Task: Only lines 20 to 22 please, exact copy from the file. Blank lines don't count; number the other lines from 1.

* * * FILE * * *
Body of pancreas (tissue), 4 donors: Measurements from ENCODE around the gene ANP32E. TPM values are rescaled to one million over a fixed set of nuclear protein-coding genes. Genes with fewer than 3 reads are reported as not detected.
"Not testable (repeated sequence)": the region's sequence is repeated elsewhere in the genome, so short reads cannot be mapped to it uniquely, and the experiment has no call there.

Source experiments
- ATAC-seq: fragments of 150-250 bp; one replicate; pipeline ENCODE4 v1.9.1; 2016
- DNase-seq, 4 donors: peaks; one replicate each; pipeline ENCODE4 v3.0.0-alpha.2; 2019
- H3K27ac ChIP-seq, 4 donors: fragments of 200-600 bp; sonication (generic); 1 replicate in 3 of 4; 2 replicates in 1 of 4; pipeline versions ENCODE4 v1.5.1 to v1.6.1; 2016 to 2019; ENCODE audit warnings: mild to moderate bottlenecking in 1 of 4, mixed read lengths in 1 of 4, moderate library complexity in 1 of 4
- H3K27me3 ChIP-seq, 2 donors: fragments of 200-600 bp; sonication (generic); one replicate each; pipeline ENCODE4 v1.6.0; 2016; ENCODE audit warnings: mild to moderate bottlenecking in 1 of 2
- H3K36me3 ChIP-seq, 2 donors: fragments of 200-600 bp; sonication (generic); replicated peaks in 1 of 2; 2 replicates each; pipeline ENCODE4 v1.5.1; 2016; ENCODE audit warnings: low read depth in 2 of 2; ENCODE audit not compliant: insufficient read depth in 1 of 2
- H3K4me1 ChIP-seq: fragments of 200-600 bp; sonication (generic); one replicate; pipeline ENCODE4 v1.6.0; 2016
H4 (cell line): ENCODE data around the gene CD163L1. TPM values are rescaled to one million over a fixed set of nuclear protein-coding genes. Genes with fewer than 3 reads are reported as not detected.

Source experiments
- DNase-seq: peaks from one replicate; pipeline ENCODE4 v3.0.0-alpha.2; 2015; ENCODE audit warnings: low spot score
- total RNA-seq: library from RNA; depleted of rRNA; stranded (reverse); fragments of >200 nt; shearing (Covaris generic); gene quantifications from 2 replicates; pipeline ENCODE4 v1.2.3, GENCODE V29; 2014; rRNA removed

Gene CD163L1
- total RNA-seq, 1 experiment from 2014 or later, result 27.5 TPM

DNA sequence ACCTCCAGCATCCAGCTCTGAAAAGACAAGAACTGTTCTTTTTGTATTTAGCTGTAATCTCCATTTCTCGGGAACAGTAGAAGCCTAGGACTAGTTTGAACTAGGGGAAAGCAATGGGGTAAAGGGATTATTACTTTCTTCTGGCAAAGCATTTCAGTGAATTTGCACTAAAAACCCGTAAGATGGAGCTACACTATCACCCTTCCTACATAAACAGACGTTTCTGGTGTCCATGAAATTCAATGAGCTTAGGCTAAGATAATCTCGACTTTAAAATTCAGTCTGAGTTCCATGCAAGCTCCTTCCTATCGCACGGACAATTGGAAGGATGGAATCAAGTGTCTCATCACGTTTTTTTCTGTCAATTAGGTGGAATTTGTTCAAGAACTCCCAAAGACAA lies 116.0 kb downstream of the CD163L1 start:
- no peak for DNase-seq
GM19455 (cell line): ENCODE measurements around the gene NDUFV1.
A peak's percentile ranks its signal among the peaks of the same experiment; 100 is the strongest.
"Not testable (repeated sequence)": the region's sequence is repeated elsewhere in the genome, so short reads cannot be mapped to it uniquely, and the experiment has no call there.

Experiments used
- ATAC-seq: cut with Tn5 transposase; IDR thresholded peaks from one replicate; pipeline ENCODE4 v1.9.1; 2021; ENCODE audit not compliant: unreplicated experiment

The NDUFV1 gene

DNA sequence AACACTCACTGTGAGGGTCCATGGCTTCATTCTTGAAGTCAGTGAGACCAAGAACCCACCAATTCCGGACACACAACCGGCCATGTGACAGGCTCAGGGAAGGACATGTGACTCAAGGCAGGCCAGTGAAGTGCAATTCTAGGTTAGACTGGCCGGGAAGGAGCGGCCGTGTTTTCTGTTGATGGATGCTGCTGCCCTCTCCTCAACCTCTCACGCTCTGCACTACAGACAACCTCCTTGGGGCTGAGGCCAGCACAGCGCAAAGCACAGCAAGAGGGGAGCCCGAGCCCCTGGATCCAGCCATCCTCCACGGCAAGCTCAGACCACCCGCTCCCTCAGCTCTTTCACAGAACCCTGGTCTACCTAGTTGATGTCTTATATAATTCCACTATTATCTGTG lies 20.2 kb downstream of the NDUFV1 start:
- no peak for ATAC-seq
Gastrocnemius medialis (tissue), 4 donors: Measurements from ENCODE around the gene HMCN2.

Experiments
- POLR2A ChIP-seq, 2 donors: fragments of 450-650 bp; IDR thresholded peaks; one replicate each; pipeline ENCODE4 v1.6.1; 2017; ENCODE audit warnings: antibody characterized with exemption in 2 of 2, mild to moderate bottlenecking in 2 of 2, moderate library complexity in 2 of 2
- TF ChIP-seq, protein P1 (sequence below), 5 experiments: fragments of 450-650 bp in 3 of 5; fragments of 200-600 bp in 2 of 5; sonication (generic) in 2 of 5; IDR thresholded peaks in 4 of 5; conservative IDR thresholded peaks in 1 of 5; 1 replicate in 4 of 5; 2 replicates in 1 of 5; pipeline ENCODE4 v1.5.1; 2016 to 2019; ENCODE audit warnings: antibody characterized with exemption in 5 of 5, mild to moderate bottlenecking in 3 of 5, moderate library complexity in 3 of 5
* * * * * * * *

"Not testable (repeated sequence)": the region's sequence is repeated elsewhere in the genome, so short reads cannot be mapped to it uniquely, and the experiment has no call there.

Experiments used
- ATAC-seq: cut with Tn5 transposase; IDR thresholded peaks from one replicate; pipeline ENCODE4 v1.9.1; 2021; ENCODE audit not compliant: unreplicated experiment